Big Data

4 steps to ensuring your analytics stay clean and healthy

Analytics isn’t an experimental application anymore. It’s time for IT to create maintenance and health practices to ensure long-term analytics quality.

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Analytics, whether performed on structured or unstructured data, has reached a point of maturity in organizations to where it is being used regularly and, in a number of cases, as a mission-critical function. As daily use of analytics increases, there is also a tendency for the data and the algorithms used in analytics to get outdated, for security lapses to occur and for many organizations to lapse on aggressively monitoring if they’re really getting the value out of their analytics that they thought they thought they would. 

SEE: Electronic Data Disposal Policy (TechRepublic Premium)

Situations like these have a number of implications for IT. The major implication is that IT must take analytics applications under its maintenance wing in the same way that it performs maintenance and safeguards the health of its transactional systems to meet the needs of the enterprise.

Here are four key “health check” and maintenance areas that IT should actively adopt to maintain the health of corporate analytics applications and data:

1. Have robust security

Is the security of your analytics applications meeting corporate standards? This is a critical question for many organizations running Internet of Things applications that stream data in real time. Security is a concern because a majority of IoT devices come into organizations with security presets that are significantly more relaxed than enterprises demand. The end result is that IT must “hand set” all of these IoT devices to the levels of security that the enterprise requires.

The risk is that it’s often easier for IT (or even end users) to just plug in new IoT devices and appliances and forgo extra steps like checking (and if necessary, recalibrating) the security on the devices. From January to June of 2021, some 1.51 billion breaches of IoT devices occurred, according to research conducted by Kaspersky.

2. Ensure quality data

An analytics application is only as good as the data it uses. 

Achieving quality data is a result of several different practices. First, incoming data must be cleaned by purging incomplete or “broken” data; assuring that data records are not duplicates of each other; and making sure that all data is standardized into a single, uniform format, although the original contributing systems may have named and formatted this data differently.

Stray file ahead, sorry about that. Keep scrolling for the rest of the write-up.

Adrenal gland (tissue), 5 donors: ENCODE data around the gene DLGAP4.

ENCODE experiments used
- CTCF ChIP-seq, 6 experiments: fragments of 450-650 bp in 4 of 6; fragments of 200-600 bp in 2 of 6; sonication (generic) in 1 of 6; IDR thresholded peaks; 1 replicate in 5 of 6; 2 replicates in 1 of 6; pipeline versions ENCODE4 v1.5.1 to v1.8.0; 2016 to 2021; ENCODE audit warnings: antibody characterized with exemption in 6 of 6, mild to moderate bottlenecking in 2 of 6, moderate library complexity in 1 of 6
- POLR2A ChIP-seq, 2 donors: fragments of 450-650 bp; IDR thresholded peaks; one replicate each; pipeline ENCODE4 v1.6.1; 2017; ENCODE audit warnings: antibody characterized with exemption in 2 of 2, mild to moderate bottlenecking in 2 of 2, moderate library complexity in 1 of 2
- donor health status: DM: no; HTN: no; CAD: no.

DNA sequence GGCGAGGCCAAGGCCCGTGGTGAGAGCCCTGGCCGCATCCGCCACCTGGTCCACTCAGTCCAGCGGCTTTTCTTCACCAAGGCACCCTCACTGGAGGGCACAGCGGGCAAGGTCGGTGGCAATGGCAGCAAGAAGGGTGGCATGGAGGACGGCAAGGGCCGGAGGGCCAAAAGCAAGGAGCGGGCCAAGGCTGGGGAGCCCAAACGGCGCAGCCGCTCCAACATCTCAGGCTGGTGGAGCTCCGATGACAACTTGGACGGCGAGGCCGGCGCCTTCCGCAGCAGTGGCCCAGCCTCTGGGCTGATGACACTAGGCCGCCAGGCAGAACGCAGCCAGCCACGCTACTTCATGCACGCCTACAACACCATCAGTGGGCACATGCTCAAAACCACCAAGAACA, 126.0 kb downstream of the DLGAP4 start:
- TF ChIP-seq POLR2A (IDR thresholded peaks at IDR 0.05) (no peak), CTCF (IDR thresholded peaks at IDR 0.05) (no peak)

In some cases, this data cleaning and standardization work must be done by hand, but in most instances, there are tools such as ETL (extract, transform, load) software that can do the work automatically, based upon the business rules that companies provide.

SEE: Snowflake data warehouse platform: A cheat sheet (free PDF) (TechRepublic)

Regardless of the tools used (or not used), top-level executives still are not fully comfortable about the quality of their data. In a KPMG study that is now five years old, 56% of CEOs had concerns regarding the integrity of their data. In July of 2021, Gartner said that, Every year, poor data quality costs organizations an average $12.9 million—so not much has changed.

The message for IT is clear: Data quality is still a work in progress, and tools and practices should be in place to assure that the data being used in analytics is of highest quality.

3. Have a data maintenance and tuneup strategy

Twenty years ago, a baseball pitcher’s performance was largely evaluated by his earned run average—the number of runs that were directly attributable to his pitching during a nine-inning game. Now, baseball pitchers are measured by ERA, but also by a slew of new analytics statistics such as K/BB (strikeouts per walks), HR/9 (home runs allowed per nine innings), WHIP (walks over innings pitched) and OOPS (opponent on base plus slugging). The sophistication of sports analytics has prompted the emergence of a new analytics field known as sabermetics

The data and the analytics that enterprises use are no different. As business and world conditions evolve, how we measure analytics effectiveness must, too. For IT, this means two things:

(bul)The data that analytics operates on should be regularly refreshed to ensure optimal accuracy; and

The algorithms and queries that are used to operate on the data should also be regularly revisited. In other words, are we interrogating data in the most effective ways or should the queries and algorithms that we’re using be revised?

4. Use outcome tracking

IT and end users have a tendency to measure business success in terms of projects completed. Once a project is complete, you move on to the next project in your project backlog.

Moving forward with projects is good—but not if the tradeoff is failing to track the outcomes of those projects completed.

In both the Gartner and KPMG research cited earlier, there were strong indications that CEOs distrusted their data and analytics because they weren’t seeing the direct impact of their analytics on the business. Once they do, trust in the data and the analytics increases.

This is why one of the most important things that IT and end users can do is to track the business track records of their analytics. If the analytics aren’t contributing value to the business, change them or drop them.

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